Kevin Carter, the originator of EMQQ, considers India to be an Emerging Market

By Consultants Review Team Thursday, 21 December 2023

Kevin Carter, the founder of San Francisco-based investment management and research business EMQQ Global, described India as the ideal emerging market, owing to its young population and widespread usage of technology. Carter also stated that India is similar to China 15 years ago, with the distinction that China did not have cellphones at the time, which India now possesses.

Carter stated on CNBC's ETF Edge show with Bob Pisani that investors want to invest in developing markets because that is where the majority of people are, they are younger, and their economies are rising quicker. "In terms of India, it is at the top of all of those categories." It is now larger in population than China, has more than half of its population under the age of 30, has the fastest growing actually beat the estimates and has grown by more than 7% in the last two quarters," Carter said, listing the reasons why India is the ideal emerging market. 

"Most of that growth is in consumption, and what is coming along with that is a $12-dollar supercomputer - the smartphone is bringing those billions of consumers online for the first time," Carter added, referring to Reliance Jio's feature phone. "On top of that, you have a government that is a democracy that supports technology, and you have a talent pool that is truly unparalleled on the planet." So it's the ideal emerging market in every aspect," Carter added.

Carter also stated that India's Aadhaar system was a technological game changer for the country. "India has constructed its own proprietary digital public infrastructure." The Internet and GPS are examples of digital public infrastructure that most people are familiar with. India has created its own to power the entire country. It begins with a scheme called Aadhaar, which means foundation and is a digital identifying system in which practically everyone in the country is now attached, their identity is tied to their fingerprints and eyeball scan in this database, which was established in 2010. They have used this to enable around 800 million people to open a digital bank account using only their fingerprint and eyeball, as well as 500 million new smartphone subscriptions. "They brought everyone into the financial system, and they did it in a technological way," he explained.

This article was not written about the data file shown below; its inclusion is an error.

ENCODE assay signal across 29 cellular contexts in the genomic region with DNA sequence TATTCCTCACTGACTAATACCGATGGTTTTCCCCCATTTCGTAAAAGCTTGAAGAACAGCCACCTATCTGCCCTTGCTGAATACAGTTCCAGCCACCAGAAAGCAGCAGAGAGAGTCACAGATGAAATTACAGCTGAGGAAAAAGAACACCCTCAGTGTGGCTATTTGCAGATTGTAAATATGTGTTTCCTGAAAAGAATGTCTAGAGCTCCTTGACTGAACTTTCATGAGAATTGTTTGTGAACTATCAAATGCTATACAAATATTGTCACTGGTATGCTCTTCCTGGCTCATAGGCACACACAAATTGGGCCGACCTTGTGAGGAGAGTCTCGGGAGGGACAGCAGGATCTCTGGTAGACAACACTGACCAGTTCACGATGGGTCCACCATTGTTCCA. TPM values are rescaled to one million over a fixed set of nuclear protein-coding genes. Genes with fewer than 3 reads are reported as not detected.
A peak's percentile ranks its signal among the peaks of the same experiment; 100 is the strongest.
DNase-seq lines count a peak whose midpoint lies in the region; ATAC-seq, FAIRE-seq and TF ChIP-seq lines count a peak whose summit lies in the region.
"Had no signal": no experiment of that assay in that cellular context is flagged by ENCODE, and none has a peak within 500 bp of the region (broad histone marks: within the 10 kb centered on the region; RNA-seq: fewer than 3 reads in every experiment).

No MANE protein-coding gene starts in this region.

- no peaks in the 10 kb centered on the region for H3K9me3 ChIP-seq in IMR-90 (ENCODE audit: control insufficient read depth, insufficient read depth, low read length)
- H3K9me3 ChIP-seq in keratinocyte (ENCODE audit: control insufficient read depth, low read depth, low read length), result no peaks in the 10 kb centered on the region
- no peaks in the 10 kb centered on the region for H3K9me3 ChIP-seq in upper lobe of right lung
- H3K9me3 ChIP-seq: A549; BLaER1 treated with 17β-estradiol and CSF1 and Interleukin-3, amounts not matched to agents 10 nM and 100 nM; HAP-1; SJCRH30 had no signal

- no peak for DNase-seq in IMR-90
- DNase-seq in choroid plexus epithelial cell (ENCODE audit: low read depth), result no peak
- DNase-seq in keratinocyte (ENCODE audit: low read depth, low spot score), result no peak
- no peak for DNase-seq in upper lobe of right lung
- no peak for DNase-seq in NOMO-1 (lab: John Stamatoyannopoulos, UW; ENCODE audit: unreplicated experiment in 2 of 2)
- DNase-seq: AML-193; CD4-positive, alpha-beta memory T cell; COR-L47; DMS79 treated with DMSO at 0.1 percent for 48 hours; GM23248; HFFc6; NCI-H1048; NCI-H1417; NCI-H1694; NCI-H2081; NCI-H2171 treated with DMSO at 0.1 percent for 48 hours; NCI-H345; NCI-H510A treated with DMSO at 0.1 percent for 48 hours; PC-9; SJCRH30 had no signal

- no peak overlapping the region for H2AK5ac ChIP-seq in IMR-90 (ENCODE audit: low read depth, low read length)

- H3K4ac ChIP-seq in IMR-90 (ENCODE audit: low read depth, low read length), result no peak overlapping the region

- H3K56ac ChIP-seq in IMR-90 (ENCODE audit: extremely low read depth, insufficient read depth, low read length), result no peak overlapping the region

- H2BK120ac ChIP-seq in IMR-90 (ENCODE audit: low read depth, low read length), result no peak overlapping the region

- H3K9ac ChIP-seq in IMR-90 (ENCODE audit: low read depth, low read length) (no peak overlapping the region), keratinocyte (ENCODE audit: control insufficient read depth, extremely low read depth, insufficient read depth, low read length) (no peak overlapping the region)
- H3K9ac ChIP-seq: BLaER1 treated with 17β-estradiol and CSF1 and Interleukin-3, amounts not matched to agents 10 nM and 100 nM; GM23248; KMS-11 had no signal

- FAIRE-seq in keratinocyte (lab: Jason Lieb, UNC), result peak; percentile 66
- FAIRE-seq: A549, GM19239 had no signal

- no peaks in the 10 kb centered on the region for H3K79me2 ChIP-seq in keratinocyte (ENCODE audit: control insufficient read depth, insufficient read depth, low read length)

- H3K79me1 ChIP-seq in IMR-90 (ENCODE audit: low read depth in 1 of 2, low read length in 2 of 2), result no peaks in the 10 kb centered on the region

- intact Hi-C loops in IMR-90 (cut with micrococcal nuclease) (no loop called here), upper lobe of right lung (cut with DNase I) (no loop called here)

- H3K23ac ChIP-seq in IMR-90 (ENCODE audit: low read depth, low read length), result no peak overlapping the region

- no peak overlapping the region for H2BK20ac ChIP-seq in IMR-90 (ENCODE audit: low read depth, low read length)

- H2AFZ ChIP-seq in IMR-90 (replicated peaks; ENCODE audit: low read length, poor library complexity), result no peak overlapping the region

While the phone is not as complex as some of today's top-end mobile phones, Carter claims that the "$12 supercomputer" has two features that entry-level consumers in India desire. "The first step is to make payments. That is where the majority of the digital stars are exploding. The number of real-time digital payments in India is rapidly increasing. The second type is video. It does not have the largest screen, but it does get video with the world's lowest-cost data offered by Reliance Jio. "It's been a game changer in India," Carter remarked. 

Carter's comments come as India's growth continues to draw attention. According to the IMF's Mission in India, India has emerged as the star performer. "For quite some time now, we have observed that India is growing at a very rapid pace." When compared to comparable countries, it is one of the top achievers in terms of actual growth. It's one of the fastest-growing significant emerging markets, accounting for more than 16% of worldwide growth this year, according to Nada Choueiri in an interview with PTI. According to the IMF's annual Article IV consultation with India, the economy is on course to be one of the world's fastest-growing major economies. 


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